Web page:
Many guys use off label chems for mite control(a lot cheaper). Some have been doing this long before CCD(mites have been here since 1985). Many see very few losses year after year of using these chems. If they are that harmful for the bees why do they not die at the time of application. I'm not saying it's right to use(off label chems) them. IMHO they are not the problem.
Unfortunately I think you'll find that every nasty that can be applied to a crop is here... Ag is big business and they/we get what they/we want despite what LA and SF want most of the time as long as it stays out of the public eye.Can you even spray roundup there?
Well said BeeSlave
NUTRA-BEE feed supplements
Formic acid dosent build up in the comb like comphos and fluvatine right? (If I misspelled those I apologize).
What has changed in the past few years is GMO's(bt), Neonicotinoids, and thousands of acres of bee forage being eliminated and planted with these crops.
I know we're all suposed to be anti-gmo but one upside is that they require less sprays/toxins/pesticides/fungicides to maintain... Certainly not my favorite bee forage but since I'm slapping in patties full of artificial feed I guess I can't be real picky...
In the realization that Nicotine is harmful to bees in larger doses, does it stay only in vegetation or move to pollen and nectar?
Maverik, Taktik, Formic acid. I know a beekeeper in WI that uses all three of these(alternating) for the last 10 yrs or so. He averages only a 10% loss yearly. He has not made less than 150lbs per colony(yearly) of honey over the last 10 yrs. His main crop is from basswood and other non ag(fields) related forages. He also overwinters in WI and doesn't do any pollination.
I have heard (strickly rumor mill) that both the SC guy and the midwestern guy have significantly grown their operations and have continued to pollinate the almonds. The SC guys operation should not be too far from Sqtcrk's winter home.
I saw this film about a month or so before making the decision to build up to a commercial level. I had my wife also watch it when I approached her with the idea of building up to a commercial leve. I keep it on my DVR and re-watch it every so often.
Although I do intend to do some things different, I don't expect that I won't be touched by these problems. Instead, I've built heavy losses into my business plan.
You know, if someone was paying insurance on those 2000 hives, instead of getting a nervous breakdown, there'd been a fat 6 digit check in the mail.
I really liked the attitude and pov of the old fellow who was her friend. He had lived through hard times and knows how to get through and get along w/ whatever life troughs at him.
At the last beekeepers meeting/dinner, I sat across the table from him and his wife. Very NICE people, him and his bees are doing fine.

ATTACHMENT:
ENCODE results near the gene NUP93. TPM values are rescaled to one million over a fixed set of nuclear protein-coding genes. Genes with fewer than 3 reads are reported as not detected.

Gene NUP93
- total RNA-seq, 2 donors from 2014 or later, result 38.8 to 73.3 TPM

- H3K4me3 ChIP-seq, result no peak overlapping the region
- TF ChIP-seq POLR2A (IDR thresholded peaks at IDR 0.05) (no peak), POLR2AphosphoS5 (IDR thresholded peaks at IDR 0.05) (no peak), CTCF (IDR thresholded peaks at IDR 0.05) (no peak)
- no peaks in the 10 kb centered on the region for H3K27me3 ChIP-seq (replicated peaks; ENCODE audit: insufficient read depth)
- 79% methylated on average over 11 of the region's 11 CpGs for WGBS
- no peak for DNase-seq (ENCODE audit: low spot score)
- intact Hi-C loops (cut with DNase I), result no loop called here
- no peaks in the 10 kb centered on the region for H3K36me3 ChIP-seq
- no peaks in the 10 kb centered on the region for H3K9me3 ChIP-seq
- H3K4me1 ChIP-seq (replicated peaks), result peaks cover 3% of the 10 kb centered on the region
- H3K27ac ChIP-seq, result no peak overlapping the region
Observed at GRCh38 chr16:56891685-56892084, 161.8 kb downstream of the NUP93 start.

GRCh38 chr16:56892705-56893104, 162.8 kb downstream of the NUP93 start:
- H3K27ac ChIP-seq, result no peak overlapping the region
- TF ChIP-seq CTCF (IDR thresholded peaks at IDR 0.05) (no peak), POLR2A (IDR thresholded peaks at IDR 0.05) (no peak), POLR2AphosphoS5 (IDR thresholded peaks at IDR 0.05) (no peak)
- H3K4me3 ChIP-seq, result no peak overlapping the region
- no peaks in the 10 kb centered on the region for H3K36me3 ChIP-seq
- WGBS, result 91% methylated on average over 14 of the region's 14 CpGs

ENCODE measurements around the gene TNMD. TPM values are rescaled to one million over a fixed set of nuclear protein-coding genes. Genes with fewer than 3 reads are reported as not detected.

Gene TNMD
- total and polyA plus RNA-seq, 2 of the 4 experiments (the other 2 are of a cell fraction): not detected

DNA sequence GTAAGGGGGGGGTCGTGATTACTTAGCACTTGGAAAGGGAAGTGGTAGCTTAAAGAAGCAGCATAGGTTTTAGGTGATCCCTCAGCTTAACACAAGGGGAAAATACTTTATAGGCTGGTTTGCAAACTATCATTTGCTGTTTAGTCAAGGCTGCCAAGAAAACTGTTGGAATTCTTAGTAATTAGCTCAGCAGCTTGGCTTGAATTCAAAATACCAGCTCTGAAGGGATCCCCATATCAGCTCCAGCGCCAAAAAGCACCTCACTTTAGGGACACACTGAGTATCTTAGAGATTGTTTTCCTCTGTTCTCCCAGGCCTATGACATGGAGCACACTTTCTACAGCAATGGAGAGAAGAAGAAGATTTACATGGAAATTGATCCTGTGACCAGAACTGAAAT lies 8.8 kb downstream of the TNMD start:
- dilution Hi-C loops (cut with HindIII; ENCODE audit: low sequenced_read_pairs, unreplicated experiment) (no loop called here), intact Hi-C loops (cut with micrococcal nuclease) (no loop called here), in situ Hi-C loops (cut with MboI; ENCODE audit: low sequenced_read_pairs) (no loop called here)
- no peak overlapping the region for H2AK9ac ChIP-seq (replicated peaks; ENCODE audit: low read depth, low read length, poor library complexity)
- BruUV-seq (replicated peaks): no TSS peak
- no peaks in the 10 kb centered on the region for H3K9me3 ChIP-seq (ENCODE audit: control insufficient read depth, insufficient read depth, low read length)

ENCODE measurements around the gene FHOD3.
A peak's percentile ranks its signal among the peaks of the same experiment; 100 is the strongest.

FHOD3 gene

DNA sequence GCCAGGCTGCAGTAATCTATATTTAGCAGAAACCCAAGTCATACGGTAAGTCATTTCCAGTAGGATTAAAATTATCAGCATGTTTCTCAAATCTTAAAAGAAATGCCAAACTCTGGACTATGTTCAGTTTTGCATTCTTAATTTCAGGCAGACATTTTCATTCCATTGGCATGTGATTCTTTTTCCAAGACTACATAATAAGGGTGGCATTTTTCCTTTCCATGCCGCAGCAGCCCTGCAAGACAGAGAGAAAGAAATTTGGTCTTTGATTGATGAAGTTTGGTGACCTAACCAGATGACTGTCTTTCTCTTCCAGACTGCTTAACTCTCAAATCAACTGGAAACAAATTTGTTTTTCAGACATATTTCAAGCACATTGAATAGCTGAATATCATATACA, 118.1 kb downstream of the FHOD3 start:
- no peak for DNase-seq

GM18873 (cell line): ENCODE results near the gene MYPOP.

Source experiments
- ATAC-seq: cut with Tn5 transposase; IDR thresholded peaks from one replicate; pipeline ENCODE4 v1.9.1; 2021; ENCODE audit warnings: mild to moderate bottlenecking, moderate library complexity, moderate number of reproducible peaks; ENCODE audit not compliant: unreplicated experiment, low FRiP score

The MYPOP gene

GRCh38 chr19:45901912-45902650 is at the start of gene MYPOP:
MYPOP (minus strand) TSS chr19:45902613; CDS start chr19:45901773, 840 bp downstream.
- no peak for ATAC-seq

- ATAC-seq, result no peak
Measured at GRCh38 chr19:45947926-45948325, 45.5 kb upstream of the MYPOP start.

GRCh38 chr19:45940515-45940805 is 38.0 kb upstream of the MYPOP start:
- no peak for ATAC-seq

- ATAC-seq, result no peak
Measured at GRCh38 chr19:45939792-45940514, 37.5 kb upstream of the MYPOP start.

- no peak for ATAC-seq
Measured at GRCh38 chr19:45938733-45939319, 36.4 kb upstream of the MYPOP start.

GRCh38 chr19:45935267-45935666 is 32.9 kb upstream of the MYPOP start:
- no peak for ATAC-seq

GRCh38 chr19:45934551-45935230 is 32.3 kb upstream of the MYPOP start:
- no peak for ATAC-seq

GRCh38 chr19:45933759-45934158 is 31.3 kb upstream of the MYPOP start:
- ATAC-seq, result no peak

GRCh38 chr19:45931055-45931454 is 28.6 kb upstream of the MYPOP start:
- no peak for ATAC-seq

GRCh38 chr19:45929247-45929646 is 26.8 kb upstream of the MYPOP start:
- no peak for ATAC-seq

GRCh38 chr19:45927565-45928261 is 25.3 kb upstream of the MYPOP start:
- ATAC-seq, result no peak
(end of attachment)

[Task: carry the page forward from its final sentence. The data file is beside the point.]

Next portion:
NAP insurance through FSA is $250.00 a year. It covers crop loss and I think livestock loss(not positive but working out details with local agency). Beginning farmers of less than 10 yrs. don't have to pay. If you lose your bees you lose your crop
Answer in post #7-So it is the ag chemicals creating the cocktail killing the bees.
When I started in beekeeping beekeepers did not share information. What we learned we learned the hard way and commercial beekeeping culled many wanna bees. Most of commercial beekeeping was controlled by beekeeping families and secrets were passed down. About the only way to really be successful was to work for different commercial outfits. Which was the way I started in summers. The information needed for success was not really found in books of the day as far as commercial beekeeping was concerned. I have been directly involved with outfits as large as fifty thousand hives.
Some of the largest and oldest outfits and beekeepers still keep secrets. In fact today even when they try to share what they have learned or share information gained from beekeeper privately paid for research many times the USDA-ARS ignores what is shared.
One issue has been if you do not have a PHD then surely you are of no use in solving the issue.
I was involved in one of the most earth shaking findings back in 2004. The beekeeper removed and eliminated all comb on which coumaphos & fluvalinate had been used. I did the same with mine as did others in our circle as soon as we saw the success he was getting!
We shared with the USDA-ARS and Florida Apiary service what we had learned. By the time of CCD in 2006/2007 our comb had been changed.
Only recently has Penn State started sharing our message. Kind of like new news.
This month you can read what we learned back in 2004 on page 21 of the December Bee Culture. "When Varrocides Interact" by Reed Johnson.
What we learned ( from testing) only applied to fluvalinate & coumaphos used on the same comb.
After clean comb is replaced you can rotate various treatments but NEVER use fluvalinate & coumaphos on the same comb. Those two are deadly to bees.
One very large beekeeper removed over 3 million frames simply because both had old comb on which checkmite and apistan had been used.
As the article by Reed johnson points out other varroacides do interact BUT none produce the effects coumaphos & fluvalinate did.
The real kicker:
What Penn State is missing is the problem is not beekeeper caused but caused by legal Checkmite ( still sold) used in combination with legal Apistan strips (still sold) and perhaps off label use of Mavric ( but in ways many were shown by the USDA-ARS while hives were crashing before Apistan was registered.)
The largest single cause of hive problems in the U.S. can be traced back to checkmite & apistan used together in my opinion.
It is what it is!
Read the article.
I have tried since 2004 to share the information contained in the article.
With clean comb you will be amazed at the difference. I was!
Nobody here likes essential oils?